Quality of Disability Insurance (Benefit Tips ® - © 2002)
Long-term disability insurance is the most important employee benefit. The risk of occurrence is high and the financial impact devastating. Twenty-five percent of your workforce will be disabled for at least six months during their career. Without adequate coverage they are left to rely on social assistance.
I was involved with dozens of disability claims during the past twenty years. Each one was settled fairly except for Cathy’s claim.
I met Cathy a decade ago. She worked her way up to vice-president of a Toronto consulting firm. She loved her work, got along with everyone and had outstanding performance reviews. Three years ago she became ill and after a year of juggling her work and recovery she finally gave up her job.
Cathy expected to receive disability benefits until she got better. After all, she paid long-term disability insurance premiums for over a decade. But the insurance company decided that Cathy was not disabled.
When I talk to Cathy I sense her indignation. She expected her claim to be approved. Cathy lost her health, her job, her co-workers, her income and now her dignity was at stake.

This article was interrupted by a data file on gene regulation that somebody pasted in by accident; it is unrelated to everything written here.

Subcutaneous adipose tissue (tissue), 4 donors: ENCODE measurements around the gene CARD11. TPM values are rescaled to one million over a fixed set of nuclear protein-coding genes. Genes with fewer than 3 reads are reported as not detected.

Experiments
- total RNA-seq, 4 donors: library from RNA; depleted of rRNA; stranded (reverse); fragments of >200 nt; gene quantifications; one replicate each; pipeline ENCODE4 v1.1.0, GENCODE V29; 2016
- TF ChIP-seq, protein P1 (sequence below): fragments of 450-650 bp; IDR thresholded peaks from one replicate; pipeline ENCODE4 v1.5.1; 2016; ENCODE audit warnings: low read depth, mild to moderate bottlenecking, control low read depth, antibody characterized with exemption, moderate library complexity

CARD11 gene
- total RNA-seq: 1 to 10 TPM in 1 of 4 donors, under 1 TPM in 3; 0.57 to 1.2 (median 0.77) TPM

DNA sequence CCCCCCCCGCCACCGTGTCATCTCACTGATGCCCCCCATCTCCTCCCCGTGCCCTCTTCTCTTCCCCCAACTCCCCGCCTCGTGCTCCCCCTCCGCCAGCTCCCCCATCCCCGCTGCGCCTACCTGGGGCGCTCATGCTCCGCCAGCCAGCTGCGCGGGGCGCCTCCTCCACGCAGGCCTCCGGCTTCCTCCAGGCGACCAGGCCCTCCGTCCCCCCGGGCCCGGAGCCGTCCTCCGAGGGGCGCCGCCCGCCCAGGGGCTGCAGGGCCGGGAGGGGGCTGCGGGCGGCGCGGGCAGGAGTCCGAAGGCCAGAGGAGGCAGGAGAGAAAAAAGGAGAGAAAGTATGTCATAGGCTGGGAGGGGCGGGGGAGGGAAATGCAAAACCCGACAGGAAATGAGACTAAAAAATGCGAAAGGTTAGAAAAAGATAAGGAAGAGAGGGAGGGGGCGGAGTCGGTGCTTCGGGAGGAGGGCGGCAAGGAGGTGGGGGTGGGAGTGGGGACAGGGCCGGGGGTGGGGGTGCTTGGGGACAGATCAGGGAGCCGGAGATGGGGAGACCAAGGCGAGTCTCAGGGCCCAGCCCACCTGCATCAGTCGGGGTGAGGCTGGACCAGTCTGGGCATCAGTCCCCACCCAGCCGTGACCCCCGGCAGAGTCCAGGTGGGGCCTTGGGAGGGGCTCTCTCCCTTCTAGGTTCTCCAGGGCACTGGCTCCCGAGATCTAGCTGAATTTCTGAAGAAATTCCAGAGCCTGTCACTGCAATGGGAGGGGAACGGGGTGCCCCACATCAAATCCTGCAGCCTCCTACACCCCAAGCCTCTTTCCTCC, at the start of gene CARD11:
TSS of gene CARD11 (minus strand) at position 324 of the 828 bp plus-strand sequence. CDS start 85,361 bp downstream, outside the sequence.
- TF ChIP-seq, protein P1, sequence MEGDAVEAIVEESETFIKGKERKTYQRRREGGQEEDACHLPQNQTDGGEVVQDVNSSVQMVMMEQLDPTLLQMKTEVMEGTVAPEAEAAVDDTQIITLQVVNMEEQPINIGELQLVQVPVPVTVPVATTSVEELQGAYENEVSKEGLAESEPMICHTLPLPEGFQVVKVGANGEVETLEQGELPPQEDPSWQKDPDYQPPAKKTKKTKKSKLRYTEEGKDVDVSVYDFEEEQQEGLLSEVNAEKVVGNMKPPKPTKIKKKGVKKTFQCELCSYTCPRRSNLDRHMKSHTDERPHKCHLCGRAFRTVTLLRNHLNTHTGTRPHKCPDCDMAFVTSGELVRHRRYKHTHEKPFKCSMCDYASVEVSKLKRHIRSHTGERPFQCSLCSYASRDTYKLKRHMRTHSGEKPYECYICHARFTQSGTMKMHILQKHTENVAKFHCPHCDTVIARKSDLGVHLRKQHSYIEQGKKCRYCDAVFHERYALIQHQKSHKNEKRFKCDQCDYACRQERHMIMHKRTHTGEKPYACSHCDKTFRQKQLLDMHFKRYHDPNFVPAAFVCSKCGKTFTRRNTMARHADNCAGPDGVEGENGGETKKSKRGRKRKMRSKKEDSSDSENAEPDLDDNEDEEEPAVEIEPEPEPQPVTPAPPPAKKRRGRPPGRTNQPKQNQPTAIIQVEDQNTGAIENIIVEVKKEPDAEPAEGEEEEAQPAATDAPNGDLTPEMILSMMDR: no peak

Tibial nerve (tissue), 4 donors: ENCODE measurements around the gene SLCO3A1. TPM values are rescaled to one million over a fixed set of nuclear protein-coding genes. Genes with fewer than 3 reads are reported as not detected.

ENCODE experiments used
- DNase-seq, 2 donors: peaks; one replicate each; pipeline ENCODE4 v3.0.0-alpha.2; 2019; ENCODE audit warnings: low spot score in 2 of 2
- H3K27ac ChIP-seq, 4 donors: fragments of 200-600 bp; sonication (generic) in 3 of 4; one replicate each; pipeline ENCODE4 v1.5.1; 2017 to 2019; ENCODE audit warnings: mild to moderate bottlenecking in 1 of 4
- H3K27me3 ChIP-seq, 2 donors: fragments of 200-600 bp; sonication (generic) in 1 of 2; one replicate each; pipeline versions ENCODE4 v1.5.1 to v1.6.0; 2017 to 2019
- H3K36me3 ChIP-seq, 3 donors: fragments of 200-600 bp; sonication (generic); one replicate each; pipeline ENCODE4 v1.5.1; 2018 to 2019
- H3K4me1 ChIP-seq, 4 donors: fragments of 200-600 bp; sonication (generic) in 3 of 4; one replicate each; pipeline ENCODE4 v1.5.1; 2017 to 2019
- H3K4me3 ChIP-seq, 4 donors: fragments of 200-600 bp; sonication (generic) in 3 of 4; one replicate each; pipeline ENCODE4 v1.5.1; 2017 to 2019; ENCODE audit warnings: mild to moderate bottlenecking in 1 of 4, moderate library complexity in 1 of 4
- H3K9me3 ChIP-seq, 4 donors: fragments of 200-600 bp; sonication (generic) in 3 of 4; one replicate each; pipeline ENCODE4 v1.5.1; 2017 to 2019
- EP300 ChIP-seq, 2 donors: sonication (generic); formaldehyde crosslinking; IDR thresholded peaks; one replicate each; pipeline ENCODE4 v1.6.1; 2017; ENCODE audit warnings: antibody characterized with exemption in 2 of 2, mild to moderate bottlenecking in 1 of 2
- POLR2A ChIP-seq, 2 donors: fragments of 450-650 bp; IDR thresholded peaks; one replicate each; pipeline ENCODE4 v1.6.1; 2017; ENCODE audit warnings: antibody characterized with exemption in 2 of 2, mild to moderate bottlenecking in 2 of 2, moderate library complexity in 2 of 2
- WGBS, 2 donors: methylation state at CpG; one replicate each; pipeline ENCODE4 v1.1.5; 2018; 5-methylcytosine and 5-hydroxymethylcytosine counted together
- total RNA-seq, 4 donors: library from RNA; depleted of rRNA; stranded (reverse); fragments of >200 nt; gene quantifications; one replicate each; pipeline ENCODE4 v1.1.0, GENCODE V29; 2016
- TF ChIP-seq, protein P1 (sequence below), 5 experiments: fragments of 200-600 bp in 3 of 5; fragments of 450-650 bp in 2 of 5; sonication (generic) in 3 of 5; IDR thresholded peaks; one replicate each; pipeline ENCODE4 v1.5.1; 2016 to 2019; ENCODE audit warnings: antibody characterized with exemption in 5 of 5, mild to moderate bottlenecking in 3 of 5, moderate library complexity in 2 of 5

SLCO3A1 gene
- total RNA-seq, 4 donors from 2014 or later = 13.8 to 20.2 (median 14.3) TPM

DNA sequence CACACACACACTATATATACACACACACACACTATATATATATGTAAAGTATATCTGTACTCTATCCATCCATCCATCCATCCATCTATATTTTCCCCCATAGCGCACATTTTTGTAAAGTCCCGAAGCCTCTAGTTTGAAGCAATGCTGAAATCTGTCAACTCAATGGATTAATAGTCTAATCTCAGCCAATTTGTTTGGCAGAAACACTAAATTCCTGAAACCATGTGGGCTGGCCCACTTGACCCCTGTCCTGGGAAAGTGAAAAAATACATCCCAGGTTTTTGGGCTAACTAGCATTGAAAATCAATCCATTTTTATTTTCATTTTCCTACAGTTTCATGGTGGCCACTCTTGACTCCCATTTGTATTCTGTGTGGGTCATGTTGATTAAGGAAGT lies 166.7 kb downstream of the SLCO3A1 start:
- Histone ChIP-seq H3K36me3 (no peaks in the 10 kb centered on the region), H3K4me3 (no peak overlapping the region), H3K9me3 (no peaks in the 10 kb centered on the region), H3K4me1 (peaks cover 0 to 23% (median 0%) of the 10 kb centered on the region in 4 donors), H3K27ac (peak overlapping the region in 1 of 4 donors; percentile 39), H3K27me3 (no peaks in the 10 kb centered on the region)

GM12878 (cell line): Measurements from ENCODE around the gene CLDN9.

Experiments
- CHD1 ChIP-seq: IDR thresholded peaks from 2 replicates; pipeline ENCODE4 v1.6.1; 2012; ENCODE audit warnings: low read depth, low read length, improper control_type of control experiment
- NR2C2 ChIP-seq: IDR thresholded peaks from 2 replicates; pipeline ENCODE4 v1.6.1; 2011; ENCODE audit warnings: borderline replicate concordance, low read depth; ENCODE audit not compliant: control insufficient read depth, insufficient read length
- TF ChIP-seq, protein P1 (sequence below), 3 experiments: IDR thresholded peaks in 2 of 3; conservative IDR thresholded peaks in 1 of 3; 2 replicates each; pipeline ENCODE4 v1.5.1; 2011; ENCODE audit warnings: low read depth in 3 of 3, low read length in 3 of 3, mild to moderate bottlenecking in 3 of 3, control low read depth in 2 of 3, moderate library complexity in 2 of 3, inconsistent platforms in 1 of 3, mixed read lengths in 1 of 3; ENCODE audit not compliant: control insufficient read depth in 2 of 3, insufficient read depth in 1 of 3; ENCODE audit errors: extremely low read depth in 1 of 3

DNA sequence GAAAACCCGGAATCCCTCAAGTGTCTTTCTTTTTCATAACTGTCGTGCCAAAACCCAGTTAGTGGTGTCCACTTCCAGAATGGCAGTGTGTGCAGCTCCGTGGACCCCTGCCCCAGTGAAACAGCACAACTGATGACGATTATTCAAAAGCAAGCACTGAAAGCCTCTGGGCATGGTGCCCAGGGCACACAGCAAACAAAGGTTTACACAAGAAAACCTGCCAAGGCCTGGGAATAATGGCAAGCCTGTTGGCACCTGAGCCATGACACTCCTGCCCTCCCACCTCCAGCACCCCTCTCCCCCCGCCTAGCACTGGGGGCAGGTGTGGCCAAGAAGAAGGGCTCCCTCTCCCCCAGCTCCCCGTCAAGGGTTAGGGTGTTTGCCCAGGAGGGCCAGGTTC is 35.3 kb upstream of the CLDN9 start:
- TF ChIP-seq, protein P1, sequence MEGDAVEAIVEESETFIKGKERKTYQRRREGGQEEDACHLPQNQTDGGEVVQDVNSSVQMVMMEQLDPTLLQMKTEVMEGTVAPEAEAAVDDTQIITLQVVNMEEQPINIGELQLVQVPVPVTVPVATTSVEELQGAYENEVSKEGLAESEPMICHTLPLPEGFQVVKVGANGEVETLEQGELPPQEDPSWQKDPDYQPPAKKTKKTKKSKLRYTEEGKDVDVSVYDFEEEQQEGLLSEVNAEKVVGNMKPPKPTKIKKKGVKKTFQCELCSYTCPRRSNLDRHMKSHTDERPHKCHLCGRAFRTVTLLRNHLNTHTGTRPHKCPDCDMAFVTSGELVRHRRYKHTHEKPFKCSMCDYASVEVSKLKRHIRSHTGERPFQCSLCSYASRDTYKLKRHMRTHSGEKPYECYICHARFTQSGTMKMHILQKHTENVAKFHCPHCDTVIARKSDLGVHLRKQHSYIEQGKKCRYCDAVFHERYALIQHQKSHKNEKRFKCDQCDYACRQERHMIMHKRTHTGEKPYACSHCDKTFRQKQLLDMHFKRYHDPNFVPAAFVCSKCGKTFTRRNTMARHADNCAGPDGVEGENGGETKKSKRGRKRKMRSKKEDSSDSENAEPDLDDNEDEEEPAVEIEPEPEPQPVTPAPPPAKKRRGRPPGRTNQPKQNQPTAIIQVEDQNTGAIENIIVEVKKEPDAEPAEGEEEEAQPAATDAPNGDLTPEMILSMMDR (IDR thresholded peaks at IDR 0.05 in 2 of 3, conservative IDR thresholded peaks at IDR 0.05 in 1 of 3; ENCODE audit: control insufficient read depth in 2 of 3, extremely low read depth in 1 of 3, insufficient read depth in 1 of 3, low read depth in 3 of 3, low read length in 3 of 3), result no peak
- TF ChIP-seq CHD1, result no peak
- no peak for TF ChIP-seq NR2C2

To understand how this can happen we need to look at weaknesses in Cathy’s insurance contract.
Cathy’s contract states that she will be considered disabled if she is deemed so by the insurance company. A better contract would outline the criteria without positioning the insurance company as the sole decision maker.
Cathy was seeking the best treatment from the best specialist. No one thought she was faking it except the insurance company. They declined her claim and appeal by deeming her not disabled. (I’m sure she wished her doctor could do that!)
Another weakness in Cathy’s contract is that her partial disability benefit only paid while she qualified as totally disabled but worked on a part-time basis. A better contract would define partial disability as something other than total disability. The following definition of partial disability has been available for twenty years: “The insured, while unable to perform all of the material duties of his/her regular occupation on a full-time basis, is performing at least one of the material duties of his/her regular occupation on a part-time or full-time basis and earning currently at least 20% less per month than his/her indexed pre-disability earnings.”
Total disability only covers part of the risk. Cathy’s disability was progressive and if her contract had a proper partial disability benefit she would have been able to claim sooner. Furthermore, most disabilities don’t miraculously disappear; they involve a gradual recovery over many months or years.
Insurance is a contract that you arrange when you are healthy. Please review yours today and make sure it is the best coverage that your organization qualifies for.